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Chapter 8

Cognitive Psychology - In and Out of the Laboratory: Chapter 8

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Western University
Psychology 2135A/B
Robert Brown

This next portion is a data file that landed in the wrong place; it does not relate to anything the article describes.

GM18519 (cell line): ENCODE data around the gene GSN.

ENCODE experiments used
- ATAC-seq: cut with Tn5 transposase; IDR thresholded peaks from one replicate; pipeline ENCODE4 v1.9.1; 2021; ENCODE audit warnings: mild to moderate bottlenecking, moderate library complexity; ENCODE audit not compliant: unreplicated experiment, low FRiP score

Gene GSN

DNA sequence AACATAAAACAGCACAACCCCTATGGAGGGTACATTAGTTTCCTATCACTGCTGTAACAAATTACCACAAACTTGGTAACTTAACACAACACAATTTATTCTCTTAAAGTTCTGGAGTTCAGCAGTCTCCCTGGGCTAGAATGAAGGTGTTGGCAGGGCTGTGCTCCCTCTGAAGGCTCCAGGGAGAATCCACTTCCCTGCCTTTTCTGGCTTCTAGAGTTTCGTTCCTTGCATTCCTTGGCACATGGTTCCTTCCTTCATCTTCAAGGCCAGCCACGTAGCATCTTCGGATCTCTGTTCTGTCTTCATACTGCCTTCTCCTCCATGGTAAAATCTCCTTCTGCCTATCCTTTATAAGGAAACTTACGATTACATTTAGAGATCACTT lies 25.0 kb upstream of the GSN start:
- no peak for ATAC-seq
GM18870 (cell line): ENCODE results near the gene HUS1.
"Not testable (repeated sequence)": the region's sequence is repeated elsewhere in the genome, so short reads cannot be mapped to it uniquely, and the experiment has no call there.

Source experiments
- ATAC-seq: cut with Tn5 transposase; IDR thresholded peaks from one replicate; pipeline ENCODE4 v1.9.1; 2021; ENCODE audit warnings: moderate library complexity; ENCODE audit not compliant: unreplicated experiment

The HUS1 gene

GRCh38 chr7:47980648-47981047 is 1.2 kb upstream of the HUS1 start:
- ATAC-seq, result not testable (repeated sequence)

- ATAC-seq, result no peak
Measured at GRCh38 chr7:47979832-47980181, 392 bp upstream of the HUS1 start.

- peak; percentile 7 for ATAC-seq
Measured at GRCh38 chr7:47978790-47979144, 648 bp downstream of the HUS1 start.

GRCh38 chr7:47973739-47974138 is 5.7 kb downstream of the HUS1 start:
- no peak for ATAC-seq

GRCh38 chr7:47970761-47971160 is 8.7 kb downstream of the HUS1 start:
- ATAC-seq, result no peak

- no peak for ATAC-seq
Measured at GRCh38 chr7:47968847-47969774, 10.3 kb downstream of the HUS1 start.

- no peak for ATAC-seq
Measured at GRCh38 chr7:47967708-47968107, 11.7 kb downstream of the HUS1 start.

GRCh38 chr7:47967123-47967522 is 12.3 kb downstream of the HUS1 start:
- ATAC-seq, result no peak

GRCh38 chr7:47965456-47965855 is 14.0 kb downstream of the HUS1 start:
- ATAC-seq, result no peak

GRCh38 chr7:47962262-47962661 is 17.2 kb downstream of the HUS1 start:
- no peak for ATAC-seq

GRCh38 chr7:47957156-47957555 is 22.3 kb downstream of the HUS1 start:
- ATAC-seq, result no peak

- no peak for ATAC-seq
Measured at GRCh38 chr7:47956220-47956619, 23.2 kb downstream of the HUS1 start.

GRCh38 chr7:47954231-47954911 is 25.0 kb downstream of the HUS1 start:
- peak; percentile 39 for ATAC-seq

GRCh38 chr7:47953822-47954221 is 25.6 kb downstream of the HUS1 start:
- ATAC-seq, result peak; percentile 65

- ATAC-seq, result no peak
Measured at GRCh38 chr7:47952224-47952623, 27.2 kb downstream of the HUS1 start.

Chapter 8 - Visual Imagery and Spatial Cognition - visual images: mental representation of a stimulus thought to share at least some properties with a pictorial or spatial depiction of the stimulus - besides visual, other mental images exist like auditory images, cutaneous (feeling) - visual images cannot be seen, counted, or controlled by others - distortions or biases can occur easily - those who use imagery are better able to recall information than those who do not - Martin et al., (1999) showed athletes who spends time mentally imagining an excellent performance tend to perform better - Ayduk et al. (2002) suggest imagery can be used to cope with negative emotional events by visualizing "cool" aspects of experience (e.g., where they were in space) Mnemonics and Memory Codes - many but not all involve construction of mental pictures or images Mnemonics - mnemonics: strategies to facilitate retention and later retrieval of information - method of loci: method that requires learner to visualize an ordered series of physical locations as mnemonic cues for a list of information - Bower (1970) gave principles for using the method of loci - 1. use a list of cues that you know well - 2. cues must be memory images of geographic locations - 3. associations must be formed between the items and cue locations - 4. associations between cue locations and items must be one to one - 5. use imagery, especially visual imagery, to form associative links - 6. use interactive images to link item and its cue location - 7. if study items more than once, same cue location used for a given item - 8. during recall, cue your own memory by using list of locations - 9. use same recall cues that you used during study - Ross and Lawrence (1968) showed students using method of loci could recall up to 92.5% of words after one presentation (38 out of 40) - another technique is interacting images - Kirkpatrick (1894) showed that recall improved when participants told to form images of words - Bower (1970) showed participants told to form images in paired-associates learning had better recall; showed to maximize effect, images should interact - another technique is pegword method - involves picturing items with set of ordered cues e.g., from a memorized rhyming list -- picture first item interacting with the first word on memorized list - Bugelski et al (1968) showed this method improves recall as long as participants given 4 seconds or more per item to form images - another method is recoding; adding extra words or sentences to mediate memory and material e.g., Every good boy deserves fudge - research shows mixed results - arranging material into categories helps organize material which can help recall - Arbuthnott (2005) showed using visualization that fake autobiographical memories could seem real, especially through repetition The Dual-Coding Hypothesis - dual-coding hypothesis: Paivio (1969); LTM can code information in two distinct ways, verbally and visually, and that items coded both ways are more easily recalled than items coded in only one way - verbal contains abstract, linguistic meaning - Paivio (1965) showed that in paired-association learning, pairs where both words were concrete objects were recalled better - due to formation of visual images - Paivio (1969) assumed visual imagery, unlike verbal labeling, increases as a function of concreteness; more concrete the noun, the richer the image - helps explain why pictures are often remembered better than words - Paivio also believed first noun in a pair serves as a conceptual peg for the second noun to hook on - problems are how well it explains workings of imagery mnemonics and what kind of explanations it provides for nonimagery mnemonics Relational-Organizational Hypothesis - relational-organizational hypothesis: Bower (1970); visual imagery aids memory by producing a greater number of associations - Bower (1970) showed that only participants using interacting images did better than participants using rehearsal in recall - showed that just visualizing imagery is not enough - the way imagery is used matters - interacting images presumably create more links Empirical Investigations of Imagery - Brooks (1968) showed that images and words use different kinds of internal codes - had people do visual or verbal task along with another visual or verbal task - those that had tasks of same kind had poorer performance, probably due to interference - Moyer (1973) found people faster to respond when two objects differed greatly - called symbolic-distance effect - occurred for both visual images and actual images Mental Rotation of Images - Shepard and Metzler (1971) showed that angle of rotation for objects was directly proportional to response time - time was same for rotations in plane and depth; suggest rotating a 3-D image instead of a 2-D one - mental rotation: form an image of a stimulus and then imagine how it would look as it rotates around a horizontal or vertical axis - Cooper and Shepard (1973, 1975) showed participants mentally rotated more recognizable stimuli e.g., letters - Cooper and Shepard (1973) showed can rotate clockwise or counterclockwise - at 180 degrees, much longer reaction time, possibly due to hesitant which way to rotate - Cooper (1975) showed that reaction did not change with complexity of polygon stimulus - suggests mental rotation of entire polygon instead of parts - Cooper (1976) showed that mental rotations are continuous in nature - participants mentally rotated stimulus - then show stimulus in some orientation - response times fast if mental rotations coincided with stimulus orientation - Tarr and Pinker (1989) and Gauthier and Tarr (1997) gave evidence of mental rotation in recognizing 2-D shapes drawn to resemble asymmetric characters - Biederman and Gerhardstein (1993) argue that when people see 3D shapes, as long as distinctive geons are there, people can recognize object without mental rotation Scanning Images - imaginal scanning: form a mental image and scan over it from one point to another - Kosslyn (1973) showed visual image preserves many spatial characteristics - had participants look at stimulus and form mental image of it - asked to find a particular aspect and was told where to start scanning - Lea (1975) argued that reaction times depended on number of items that had to be scanned, not the distance - Kosslyn et al (1978) reinforced idea of distance mattering - had participants visualize a much more complex stimulus - focus mentally on one object and told to scan to a second object by imagining small black speck moving across the map in a straight line - reaction times were related to distance - Pinker (1980) showed similar results with 3D objects - Tversky (1981) argued people's maps are systematically distorted due to heuristics - people try to line up things to make them more orderly - shows how mental images are not like mental pictures - Chambers and Reisberg (1992) showed that people who form images of same stimulus, but who give different meanings actually form different images - showed people ambiguous duck/rabbit stimulus - Knauff and Johnson-Laird (2002) showed how imagery could inhibit performance - for visual relations, performance was slowed relative to either control problems or visuospatial problems - mental effort to construct the visual images used up mental capacity that could have been solely focused on drawing a logi